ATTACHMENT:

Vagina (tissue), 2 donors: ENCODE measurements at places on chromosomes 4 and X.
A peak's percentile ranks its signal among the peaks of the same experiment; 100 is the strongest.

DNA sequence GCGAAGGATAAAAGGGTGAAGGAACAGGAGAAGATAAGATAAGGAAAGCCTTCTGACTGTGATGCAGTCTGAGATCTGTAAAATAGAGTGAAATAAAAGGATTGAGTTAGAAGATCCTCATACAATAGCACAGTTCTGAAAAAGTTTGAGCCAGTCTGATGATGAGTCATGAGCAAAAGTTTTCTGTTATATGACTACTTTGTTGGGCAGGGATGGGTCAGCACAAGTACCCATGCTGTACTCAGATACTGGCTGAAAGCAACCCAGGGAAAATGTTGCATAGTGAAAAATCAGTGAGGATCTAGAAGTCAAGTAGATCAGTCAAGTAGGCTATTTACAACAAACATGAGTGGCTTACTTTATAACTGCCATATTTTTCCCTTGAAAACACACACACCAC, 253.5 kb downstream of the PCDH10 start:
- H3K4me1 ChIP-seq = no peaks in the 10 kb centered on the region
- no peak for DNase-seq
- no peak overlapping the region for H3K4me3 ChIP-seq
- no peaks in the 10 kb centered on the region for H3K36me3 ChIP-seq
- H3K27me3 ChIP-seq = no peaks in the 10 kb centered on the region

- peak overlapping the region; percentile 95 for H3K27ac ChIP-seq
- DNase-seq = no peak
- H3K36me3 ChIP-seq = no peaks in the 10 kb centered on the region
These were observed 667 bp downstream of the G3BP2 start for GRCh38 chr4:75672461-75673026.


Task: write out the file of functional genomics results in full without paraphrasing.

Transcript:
Vagina (tissue), 2 donors: ENCODE measurements at places on chromosomes 4 and X.
A peak's percentile ranks its signal among the peaks of the same experiment; 100 is the strongest.

DNA sequence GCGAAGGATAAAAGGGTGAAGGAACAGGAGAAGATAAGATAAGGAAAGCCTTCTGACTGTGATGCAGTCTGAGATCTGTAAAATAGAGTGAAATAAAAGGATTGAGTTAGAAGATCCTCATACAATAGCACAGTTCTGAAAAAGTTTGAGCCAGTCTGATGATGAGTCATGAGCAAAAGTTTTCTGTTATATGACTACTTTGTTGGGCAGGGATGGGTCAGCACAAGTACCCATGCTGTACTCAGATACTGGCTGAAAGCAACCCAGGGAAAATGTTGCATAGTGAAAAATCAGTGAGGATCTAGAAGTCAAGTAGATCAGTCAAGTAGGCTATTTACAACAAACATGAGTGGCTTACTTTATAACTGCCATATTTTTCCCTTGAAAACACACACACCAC, 253.5 kb downstream of the PCDH10 start:
- H3K4me1 ChIP-seq = no peaks in the 10 kb centered on the region
- no peak for DNase-seq
- no peak overlapping the region for H3K4me3 ChIP-seq
- no peaks in the 10 kb centered on the region for H3K36me3 ChIP-seq
- H3K27me3 ChIP-seq = no peaks in the 10 kb centered on the region

- peak overlapping the region; percentile 95 for H3K27ac ChIP-seq
- DNase-seq = no peak
- H3K36me3 ChIP-seq = no peaks in the 10 kb centered on the region
These were observed 667 bp downstream of the G3BP2 start for GRCh38 chr4:75672461-75673026.